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What was the mass of the Lunar Module cabin pressure vessel - that is, the metal structure that contained the astronauts, including windows and hatches, not including internal fittings and equipment, thermal insulation, or micrometeroid protection, and not including the astronauts.

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  • $\begingroup$ Not including the heatshield? Mass was reduced by using aluminum and steel honeycomb structures. $\endgroup$ – Uwe Oct 2 '20 at 15:24
  • $\begingroup$ I’ve edited to say not including thermal and micrometeroid protection. $\endgroup$ – Will Stevens Oct 2 '20 at 16:00
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You are unlikely to find this number (yes, I have looked), because that's not how the lunar module was designed or constructed.

Section 9.1.1.2 of the Apollo Program Summary Report describes the construction of the command module. The pressure vessel is a distinct layer that is constructed first. Then, a second phase of welding adds the longerons (the weight-bearing "frame"), equipment cabinets, and cold plates. After this second phase, the CM goes through a tumble-and-clean machine. The third phase is to install electrical, plumbing, and controls. At the end of each of these phases, the CM is weighed and tested for leaks. So, it's fairly easy to talk about the weight of the CM pressure vessel at any of these phases.

In contrast, the LM acsent stage was built in sections, not layers. The forward section contained the controls, displays, hatch to the lunar surface, and some cabin storage. It was where the astronauts stood during landing and take-off. Some sources call the forward section the "crew compartment"; this is a misleading name, as the crew also resided in the mid-section. The mid-section joined together the other two sections, and contained the docking tunnel, life support equipment, ascent engine, and more cabin storage; propellant tanks are mounted to the outside. The aft section was unpressurized (not part of the cabin) and contained equipment.

Each of these sections had their own design and manufacturing teams. The structural components and pressure vessel were integrated, rather than the distinct layers of the CM:

The combination of beams, bulkhead, and truss members forms a cradle around the cabin assembly; it takes up all the stress loads applied to the ascent stage.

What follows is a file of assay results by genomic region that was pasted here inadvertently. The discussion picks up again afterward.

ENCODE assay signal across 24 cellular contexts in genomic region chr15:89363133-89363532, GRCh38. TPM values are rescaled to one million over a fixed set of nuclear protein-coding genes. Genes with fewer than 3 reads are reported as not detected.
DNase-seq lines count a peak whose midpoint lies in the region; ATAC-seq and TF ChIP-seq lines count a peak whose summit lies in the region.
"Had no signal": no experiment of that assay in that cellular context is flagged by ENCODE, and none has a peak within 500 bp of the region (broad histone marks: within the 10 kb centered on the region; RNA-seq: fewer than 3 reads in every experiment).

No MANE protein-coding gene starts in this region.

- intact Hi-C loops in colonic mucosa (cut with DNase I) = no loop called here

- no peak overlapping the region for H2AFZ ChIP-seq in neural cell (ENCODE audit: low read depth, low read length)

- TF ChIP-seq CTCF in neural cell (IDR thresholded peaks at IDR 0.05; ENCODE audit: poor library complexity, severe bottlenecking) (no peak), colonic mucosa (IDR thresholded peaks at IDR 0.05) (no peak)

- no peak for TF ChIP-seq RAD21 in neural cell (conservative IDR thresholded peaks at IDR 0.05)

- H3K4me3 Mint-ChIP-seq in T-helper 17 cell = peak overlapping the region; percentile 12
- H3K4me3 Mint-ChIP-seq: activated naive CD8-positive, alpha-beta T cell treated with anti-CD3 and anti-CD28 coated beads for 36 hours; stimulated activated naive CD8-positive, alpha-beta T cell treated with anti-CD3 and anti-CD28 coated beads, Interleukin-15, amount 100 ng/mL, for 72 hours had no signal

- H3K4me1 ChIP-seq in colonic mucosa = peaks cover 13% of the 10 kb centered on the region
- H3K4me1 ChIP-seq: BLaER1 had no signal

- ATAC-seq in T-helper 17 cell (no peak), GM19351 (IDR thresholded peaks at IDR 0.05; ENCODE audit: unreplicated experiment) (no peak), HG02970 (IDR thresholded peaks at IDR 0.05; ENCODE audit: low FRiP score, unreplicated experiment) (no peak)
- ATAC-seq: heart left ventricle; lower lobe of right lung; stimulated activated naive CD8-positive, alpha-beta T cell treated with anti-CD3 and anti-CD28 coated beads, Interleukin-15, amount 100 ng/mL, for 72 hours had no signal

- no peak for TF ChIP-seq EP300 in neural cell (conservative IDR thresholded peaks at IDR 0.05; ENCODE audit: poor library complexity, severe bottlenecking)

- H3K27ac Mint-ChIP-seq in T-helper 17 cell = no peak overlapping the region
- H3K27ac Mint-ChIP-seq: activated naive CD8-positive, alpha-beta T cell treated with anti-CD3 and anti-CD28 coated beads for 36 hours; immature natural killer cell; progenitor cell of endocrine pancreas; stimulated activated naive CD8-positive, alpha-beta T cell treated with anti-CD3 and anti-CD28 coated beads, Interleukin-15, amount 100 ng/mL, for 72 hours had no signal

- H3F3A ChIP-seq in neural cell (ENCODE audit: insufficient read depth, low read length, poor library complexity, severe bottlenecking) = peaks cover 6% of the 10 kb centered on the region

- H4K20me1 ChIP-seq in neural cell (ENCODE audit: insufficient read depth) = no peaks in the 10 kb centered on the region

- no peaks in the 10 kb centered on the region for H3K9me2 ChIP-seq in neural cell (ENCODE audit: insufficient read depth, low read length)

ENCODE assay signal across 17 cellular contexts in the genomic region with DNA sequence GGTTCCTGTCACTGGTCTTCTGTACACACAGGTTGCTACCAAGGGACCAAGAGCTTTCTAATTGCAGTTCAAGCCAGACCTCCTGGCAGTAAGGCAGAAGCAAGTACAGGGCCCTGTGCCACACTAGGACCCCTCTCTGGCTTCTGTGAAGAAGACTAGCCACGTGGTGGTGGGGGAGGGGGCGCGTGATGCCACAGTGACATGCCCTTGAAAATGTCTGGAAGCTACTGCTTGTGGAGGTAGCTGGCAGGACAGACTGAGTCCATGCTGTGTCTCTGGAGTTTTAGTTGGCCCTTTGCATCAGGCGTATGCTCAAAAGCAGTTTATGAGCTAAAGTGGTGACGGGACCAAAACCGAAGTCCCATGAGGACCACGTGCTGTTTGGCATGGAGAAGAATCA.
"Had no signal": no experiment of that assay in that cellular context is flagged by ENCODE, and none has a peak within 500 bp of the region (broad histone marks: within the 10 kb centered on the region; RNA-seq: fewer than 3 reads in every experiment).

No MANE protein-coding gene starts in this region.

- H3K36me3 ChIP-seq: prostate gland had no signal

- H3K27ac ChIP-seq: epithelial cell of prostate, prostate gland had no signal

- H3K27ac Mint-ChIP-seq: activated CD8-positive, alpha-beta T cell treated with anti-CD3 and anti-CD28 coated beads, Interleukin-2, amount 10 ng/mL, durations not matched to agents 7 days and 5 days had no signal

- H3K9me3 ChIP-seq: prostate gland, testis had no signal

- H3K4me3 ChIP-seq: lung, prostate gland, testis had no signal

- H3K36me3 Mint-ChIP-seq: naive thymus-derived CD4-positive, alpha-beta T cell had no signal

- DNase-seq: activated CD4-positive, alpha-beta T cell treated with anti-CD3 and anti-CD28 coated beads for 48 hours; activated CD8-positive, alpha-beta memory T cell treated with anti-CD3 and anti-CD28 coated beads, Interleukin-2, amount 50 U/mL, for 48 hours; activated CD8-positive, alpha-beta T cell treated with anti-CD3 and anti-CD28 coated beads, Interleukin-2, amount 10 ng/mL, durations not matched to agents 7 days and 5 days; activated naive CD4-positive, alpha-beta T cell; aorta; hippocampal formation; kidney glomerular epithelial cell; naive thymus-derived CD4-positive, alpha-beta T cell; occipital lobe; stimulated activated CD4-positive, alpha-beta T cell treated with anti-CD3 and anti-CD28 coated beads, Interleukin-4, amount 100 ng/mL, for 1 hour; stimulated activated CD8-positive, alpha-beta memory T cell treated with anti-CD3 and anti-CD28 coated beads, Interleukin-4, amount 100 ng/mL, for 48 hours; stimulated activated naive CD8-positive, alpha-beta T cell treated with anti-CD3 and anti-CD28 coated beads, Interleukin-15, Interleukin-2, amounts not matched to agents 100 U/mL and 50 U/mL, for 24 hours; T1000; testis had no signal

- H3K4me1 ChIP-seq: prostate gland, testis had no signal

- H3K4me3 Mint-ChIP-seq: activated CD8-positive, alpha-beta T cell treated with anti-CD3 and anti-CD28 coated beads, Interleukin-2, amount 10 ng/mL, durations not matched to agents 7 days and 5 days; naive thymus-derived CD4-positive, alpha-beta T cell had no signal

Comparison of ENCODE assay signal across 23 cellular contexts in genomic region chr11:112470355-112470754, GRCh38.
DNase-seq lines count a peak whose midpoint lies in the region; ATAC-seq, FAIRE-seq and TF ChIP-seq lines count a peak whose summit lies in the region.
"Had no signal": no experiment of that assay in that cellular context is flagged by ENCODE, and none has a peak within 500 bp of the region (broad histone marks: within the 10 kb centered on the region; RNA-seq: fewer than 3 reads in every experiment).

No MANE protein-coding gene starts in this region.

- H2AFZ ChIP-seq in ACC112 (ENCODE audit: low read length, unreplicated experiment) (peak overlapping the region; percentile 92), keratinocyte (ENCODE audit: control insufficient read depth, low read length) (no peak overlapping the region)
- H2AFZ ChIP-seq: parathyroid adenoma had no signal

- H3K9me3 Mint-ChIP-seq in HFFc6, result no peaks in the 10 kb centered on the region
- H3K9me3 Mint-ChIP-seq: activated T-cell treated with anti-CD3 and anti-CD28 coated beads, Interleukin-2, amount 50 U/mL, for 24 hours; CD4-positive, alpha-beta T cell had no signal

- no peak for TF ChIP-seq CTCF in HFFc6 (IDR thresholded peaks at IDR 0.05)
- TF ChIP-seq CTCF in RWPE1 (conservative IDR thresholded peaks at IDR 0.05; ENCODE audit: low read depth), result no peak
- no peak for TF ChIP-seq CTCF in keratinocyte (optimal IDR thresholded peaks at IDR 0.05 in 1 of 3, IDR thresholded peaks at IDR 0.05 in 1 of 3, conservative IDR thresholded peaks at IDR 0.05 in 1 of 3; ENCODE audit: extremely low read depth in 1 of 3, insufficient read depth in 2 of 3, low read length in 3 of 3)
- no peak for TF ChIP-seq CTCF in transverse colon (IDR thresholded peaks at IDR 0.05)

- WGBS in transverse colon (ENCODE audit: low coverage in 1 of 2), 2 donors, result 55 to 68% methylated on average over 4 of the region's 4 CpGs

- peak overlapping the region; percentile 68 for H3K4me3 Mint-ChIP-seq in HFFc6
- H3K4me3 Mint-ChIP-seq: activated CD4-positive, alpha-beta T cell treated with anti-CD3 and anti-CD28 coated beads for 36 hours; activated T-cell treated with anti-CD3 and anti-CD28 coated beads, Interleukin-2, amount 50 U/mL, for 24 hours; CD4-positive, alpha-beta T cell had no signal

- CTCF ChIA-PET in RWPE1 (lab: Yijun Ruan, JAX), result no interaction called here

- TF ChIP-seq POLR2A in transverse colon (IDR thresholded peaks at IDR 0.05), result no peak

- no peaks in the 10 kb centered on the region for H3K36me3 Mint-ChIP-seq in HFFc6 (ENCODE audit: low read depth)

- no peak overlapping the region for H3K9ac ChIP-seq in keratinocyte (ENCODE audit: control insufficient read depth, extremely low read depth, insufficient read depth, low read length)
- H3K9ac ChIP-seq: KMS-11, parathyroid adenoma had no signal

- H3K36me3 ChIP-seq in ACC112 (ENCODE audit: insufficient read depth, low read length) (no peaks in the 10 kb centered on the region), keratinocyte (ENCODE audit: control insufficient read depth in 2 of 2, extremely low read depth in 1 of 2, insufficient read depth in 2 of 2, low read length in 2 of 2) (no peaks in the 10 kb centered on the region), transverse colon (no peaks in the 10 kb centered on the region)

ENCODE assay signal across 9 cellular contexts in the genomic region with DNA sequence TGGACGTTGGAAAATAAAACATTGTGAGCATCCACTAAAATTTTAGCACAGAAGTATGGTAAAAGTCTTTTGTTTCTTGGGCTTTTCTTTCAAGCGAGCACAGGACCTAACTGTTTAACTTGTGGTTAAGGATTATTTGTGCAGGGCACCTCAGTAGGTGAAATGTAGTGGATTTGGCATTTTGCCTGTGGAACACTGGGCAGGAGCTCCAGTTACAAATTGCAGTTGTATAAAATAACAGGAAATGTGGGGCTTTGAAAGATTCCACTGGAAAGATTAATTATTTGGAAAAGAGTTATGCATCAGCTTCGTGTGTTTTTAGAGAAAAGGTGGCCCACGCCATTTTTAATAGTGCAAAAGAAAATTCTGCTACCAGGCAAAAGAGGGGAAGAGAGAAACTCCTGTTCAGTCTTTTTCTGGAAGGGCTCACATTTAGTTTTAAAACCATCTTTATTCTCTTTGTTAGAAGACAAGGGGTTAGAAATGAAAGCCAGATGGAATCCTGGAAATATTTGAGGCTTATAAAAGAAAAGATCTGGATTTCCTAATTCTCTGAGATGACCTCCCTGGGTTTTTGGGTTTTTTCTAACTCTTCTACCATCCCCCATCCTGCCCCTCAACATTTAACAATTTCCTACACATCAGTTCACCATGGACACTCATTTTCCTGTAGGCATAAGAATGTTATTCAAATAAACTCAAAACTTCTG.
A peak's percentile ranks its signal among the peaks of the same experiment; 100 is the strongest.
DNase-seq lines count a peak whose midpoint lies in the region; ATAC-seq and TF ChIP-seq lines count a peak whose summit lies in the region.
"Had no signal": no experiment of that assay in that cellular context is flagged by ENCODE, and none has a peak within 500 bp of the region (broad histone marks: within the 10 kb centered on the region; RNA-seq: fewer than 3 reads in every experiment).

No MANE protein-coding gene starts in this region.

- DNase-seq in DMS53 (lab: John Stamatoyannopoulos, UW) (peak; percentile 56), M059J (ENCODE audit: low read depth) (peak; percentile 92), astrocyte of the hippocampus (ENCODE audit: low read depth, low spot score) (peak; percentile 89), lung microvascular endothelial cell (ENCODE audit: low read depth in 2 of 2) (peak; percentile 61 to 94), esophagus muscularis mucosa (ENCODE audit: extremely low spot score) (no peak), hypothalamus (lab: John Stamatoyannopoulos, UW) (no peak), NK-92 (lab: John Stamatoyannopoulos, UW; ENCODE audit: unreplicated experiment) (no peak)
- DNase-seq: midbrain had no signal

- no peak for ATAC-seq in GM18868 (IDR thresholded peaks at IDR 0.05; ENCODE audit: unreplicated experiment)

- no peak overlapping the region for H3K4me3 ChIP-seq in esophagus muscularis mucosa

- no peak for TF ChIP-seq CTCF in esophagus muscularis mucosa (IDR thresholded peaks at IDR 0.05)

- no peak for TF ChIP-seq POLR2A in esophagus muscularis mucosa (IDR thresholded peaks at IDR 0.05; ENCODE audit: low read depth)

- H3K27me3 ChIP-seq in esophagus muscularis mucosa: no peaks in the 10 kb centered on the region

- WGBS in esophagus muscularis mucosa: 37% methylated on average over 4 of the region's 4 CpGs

Apollo Operations Handbook: Lunar Module, section 1.2.2.2

Controls, equipment, wiring, and plumbing were added as each section was built. Only once the sections were finished were they welded together, sealed, weighed, and tested for leaks. The thermal/micrometeoroid layer was added later.

So the LM pressure vessel was never designed, constructed, or weighed as a discrete layer.

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  • $\begingroup$ It’s the mass of the skin and integrated load bearing parts of the crew compartment and mid-section that I’m interested in knowing, either by finding documentation or by estimating. $\endgroup$ – Will Stevens Oct 3 '20 at 8:50
  • $\begingroup$ I don’t think that the description about LM design and construction in this answer is entirely correct. Here is a picture of the crew compartment and mid section joined together, prior to any installation of other equipment. I don’t know whether this is a test article, or a production LM, but either way it implies that the mass of the crew compartment plus midsection was known. hq.nasa.gov/office/pao/History/alsj/misc/apmisc-LM-noID-05.jpg $\endgroup$ – Will Stevens Oct 18 '20 at 10:22
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While DrSheldon's answer is likely the most useful one, an upper limit of the materials forming the pressure wessel could be found by taking the mass of the LM ascent stage, and subtracting everything that isn't part of the pressure vessel. Unfortunately, accurate mass data for the parts isn't easy to find.

The dry mass is either 4,700lb (2,130 kg) or 4,850lb (2,200kg)

Dry mass is mass without propellant, but it's not clear whether this includes the onboard water and coolant as well (85lb (39kg) of water, 25lb (11kg) of ethylene glycol).

We do at least have data for one somewhat heavy component, the LM ascent engine at 180lb (82 kg).

There were also 250lb (113kg) of batteries.

So far, the upper limit is below 2,000kg.

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  • $\begingroup$ I wasn’t sure exactly what dry mass meant either - for example, I don’t know whether that includes the astronauts. I’ve found a ‘mass properties’ document on the NASA website that gives the mass of some of the contents of the LM, but so far haven’t found any detailed mass breakdown. $\endgroup$ – Will Stevens Oct 3 '20 at 17:30
  • $\begingroup$ @WillStevens Please link it! Perhaps there are some more big pieces there that can be subtracted? $\endgroup$ – SE - stop firing the good guys Oct 3 '20 at 17:32
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    $\begingroup$ This is the Mass Properties document: hq.nasa.gov/alsj/… $\endgroup$ – Will Stevens Oct 3 '20 at 17:38
  • $\begingroup$ Also came across this page with links to structural drawing PDFs: heroicrelics.org/info/lm/lm-structural.html#download-lta-8 $\endgroup$ – Will Stevens Oct 3 '20 at 17:43

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